Betty Friedan's Feminine Mystique

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Friedan’s Chapter One and Two Karly Marin Sacramento State University Communication Studies Major Gender Ideology Introduction Women play a pivotal role in the growth and development of social, economic and political spheres. There are countable women in the history of the world who have made remarkable contributions to the various spheres. Their accounts are recorded in books, magazines and journals amongst others. The Feminine Mystique is one of the books that received a wide audience in the 1950s. Written by Betty Friedan, the book is highly associated with the revolutions that led to the women liberation movements. The chapter on the “Problem that has No Name,” explains the dilemma of women and the challenges they faced…show more content…
In addition, they formed the majority of the suburban housewives who were doing far much better compared to the working-class women of color. In her work, Friedan discriminates African-American women to a large extent even in the light that many of them formed the category of working-class women. She actually, entirely underscores their contributions to the economy at the time. The reason why she left them out of the book could be because they never participated in the roles that she deemed “fulfilling” or those that she advocated. While Friedan generalizes the idea that all women were struggling to achieve equality with men at the time, she fails to understand that there were others who were not under the broad “category of Feminine Mystique.” In fact, many African-American women and working class women did not share the perception that Friedan had. Majority of them did not view their families as a limiting factor towards political involvement and incompatibility with…show more content…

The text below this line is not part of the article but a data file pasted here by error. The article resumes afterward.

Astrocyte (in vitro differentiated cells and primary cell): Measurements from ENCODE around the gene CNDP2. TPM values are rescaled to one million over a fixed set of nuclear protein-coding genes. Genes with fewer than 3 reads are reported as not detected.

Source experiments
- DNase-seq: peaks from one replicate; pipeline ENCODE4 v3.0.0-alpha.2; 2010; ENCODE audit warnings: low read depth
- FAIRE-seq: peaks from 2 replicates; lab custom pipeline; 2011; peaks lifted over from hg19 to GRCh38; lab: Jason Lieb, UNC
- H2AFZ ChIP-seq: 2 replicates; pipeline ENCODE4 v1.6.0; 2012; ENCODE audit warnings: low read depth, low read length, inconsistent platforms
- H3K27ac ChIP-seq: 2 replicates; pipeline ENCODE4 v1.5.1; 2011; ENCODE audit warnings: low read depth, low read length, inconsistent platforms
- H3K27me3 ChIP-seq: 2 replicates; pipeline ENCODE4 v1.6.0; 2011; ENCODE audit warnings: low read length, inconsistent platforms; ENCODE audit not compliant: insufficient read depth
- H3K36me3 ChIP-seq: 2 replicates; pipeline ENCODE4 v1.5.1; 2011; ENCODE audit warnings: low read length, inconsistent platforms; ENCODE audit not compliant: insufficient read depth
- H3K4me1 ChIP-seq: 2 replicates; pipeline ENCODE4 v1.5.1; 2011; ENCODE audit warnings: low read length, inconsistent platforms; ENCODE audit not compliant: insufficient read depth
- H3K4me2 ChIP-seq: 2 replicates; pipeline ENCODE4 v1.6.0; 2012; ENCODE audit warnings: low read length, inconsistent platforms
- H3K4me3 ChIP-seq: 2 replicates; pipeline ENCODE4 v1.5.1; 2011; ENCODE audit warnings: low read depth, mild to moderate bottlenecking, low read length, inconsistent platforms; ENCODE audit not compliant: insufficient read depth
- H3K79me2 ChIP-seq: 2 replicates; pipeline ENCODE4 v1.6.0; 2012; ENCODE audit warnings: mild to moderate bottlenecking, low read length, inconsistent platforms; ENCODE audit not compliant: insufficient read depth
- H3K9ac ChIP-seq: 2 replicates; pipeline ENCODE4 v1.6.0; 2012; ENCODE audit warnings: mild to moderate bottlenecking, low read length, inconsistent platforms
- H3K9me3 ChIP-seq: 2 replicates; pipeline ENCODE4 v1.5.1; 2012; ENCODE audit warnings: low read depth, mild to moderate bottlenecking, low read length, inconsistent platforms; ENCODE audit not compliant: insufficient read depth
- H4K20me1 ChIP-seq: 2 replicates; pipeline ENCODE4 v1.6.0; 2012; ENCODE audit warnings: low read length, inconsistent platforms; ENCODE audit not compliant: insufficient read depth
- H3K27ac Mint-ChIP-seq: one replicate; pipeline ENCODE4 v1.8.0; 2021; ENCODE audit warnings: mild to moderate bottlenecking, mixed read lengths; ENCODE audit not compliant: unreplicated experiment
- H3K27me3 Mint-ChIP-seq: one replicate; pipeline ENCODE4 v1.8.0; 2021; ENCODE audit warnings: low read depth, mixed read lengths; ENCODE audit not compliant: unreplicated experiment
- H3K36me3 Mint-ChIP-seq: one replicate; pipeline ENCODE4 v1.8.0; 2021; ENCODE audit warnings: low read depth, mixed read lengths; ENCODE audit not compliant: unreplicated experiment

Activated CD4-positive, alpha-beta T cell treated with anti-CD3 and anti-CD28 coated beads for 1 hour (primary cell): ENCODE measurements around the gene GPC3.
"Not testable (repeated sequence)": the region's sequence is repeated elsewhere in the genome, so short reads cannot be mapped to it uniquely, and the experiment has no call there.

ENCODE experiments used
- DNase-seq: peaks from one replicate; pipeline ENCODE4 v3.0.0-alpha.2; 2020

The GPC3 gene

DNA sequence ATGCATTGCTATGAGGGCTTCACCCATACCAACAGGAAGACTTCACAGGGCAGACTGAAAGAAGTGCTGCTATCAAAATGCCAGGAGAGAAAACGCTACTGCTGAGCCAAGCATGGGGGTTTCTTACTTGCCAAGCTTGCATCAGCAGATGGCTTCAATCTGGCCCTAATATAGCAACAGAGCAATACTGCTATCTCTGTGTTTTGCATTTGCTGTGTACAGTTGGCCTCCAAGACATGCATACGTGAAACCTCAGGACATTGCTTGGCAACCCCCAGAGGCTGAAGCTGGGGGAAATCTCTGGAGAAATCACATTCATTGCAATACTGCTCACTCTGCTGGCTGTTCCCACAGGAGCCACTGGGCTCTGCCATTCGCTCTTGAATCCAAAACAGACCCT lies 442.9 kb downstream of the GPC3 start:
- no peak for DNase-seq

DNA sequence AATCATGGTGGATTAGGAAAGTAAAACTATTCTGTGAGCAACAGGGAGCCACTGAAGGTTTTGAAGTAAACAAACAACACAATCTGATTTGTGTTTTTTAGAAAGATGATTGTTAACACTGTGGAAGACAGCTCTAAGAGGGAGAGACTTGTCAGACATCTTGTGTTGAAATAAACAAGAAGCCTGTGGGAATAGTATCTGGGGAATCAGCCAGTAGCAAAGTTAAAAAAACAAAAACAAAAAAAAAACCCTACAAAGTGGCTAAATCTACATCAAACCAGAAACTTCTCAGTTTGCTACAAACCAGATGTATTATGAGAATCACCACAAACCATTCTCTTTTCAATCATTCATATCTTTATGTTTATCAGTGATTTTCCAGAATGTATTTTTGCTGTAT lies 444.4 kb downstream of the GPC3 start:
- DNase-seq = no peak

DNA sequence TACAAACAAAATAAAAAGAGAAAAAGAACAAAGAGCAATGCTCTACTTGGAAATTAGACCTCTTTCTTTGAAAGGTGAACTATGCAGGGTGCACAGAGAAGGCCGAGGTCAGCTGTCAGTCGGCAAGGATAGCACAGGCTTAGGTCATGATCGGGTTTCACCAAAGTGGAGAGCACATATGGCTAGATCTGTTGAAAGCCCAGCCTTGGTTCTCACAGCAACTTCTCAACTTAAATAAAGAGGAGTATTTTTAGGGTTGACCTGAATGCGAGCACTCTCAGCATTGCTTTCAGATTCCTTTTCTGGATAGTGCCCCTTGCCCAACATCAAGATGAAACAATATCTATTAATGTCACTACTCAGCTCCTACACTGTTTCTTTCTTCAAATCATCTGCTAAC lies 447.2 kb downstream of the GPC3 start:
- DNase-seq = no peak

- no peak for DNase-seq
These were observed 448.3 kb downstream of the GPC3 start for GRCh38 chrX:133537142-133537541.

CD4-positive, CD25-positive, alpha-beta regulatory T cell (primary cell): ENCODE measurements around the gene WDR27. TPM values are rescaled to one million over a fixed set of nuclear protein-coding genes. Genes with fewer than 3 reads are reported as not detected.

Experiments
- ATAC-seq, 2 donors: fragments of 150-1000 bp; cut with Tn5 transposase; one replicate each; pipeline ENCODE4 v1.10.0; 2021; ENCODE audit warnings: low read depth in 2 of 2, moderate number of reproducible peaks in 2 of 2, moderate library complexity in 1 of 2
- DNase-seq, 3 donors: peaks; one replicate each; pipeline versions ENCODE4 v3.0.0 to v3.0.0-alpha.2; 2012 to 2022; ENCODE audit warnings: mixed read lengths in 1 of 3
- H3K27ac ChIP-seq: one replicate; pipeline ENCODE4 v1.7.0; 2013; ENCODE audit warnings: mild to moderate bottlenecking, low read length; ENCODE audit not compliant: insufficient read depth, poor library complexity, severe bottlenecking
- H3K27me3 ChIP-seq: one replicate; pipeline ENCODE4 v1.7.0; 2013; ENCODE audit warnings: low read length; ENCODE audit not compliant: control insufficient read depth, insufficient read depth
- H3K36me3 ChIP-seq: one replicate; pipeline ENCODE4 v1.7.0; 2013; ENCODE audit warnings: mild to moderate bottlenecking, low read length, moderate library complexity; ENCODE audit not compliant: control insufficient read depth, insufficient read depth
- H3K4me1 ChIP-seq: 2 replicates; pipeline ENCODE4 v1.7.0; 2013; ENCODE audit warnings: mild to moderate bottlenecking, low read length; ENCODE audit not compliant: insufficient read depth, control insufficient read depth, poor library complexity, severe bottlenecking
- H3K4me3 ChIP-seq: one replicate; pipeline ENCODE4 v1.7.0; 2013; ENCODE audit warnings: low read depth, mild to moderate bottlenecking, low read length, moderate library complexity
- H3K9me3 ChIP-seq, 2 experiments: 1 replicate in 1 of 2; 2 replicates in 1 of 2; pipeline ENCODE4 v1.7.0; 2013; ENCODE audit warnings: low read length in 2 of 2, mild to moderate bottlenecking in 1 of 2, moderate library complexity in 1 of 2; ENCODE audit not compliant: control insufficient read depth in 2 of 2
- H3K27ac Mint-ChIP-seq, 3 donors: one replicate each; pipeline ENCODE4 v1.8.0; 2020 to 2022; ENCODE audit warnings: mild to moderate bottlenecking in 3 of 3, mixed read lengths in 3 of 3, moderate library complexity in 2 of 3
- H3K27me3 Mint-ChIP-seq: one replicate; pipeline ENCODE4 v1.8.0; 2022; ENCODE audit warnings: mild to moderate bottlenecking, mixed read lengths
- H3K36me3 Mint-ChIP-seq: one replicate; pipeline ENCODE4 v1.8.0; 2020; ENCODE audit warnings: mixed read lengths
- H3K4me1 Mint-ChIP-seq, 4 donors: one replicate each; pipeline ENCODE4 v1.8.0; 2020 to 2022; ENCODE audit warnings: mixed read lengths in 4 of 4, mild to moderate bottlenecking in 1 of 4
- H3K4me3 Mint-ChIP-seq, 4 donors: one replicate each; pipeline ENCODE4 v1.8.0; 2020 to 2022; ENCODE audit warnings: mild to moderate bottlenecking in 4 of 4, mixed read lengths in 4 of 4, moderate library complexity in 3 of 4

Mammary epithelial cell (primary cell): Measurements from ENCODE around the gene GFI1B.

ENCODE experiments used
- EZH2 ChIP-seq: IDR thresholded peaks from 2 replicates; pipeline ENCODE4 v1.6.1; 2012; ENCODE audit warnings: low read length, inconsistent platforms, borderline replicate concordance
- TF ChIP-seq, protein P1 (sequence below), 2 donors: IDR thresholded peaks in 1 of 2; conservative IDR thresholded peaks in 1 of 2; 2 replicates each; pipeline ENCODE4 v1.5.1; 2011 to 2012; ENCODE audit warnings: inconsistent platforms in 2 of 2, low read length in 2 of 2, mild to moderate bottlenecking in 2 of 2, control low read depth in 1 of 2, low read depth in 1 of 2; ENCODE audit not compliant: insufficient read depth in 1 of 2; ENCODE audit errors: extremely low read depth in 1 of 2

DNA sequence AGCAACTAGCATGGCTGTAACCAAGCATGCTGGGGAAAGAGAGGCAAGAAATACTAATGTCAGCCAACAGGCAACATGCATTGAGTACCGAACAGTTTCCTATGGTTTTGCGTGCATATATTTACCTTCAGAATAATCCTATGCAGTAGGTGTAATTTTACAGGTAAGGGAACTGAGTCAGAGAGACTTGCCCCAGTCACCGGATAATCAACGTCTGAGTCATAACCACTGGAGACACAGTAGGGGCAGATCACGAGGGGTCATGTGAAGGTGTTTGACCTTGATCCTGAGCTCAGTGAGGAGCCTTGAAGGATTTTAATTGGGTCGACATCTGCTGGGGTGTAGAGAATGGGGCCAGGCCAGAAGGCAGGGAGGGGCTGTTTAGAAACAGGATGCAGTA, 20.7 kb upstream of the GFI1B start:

She believed that gay men were disrespectful and that they could not be respected in the society (Nardi & Schneider, 2013). At a particular instance, she described the spread of homosexuality in the United States as “murky smog”. Still in the research, the mistrust for gay people was drawn from unscientific ideas and methods of collecting data. For instance, the information that Alfred Kinsey, an author whose views concerning homosexuality are widely used in Friedan’s book, was collected from a prison facility. The fact that the facility had more men than women means that random sampling was not employed in collecting research (Nardi & Schneider,

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